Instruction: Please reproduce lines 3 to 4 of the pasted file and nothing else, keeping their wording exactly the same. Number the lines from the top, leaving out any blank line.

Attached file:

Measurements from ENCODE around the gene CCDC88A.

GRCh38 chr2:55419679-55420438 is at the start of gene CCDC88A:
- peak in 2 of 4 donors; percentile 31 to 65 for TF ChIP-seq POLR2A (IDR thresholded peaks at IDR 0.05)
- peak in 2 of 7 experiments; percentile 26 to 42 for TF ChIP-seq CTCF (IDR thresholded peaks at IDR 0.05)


- peak in 2 of 4 donors; percentile 31 to 65 for TF ChIP-seq POLR2A (IDR thresholded peaks at IDR 0.05)
- peak in 2 of 7 experiments; percentile 26 to 42 for TF ChIP-seq CTCF (IDR thresholded peaks at IDR 0.05)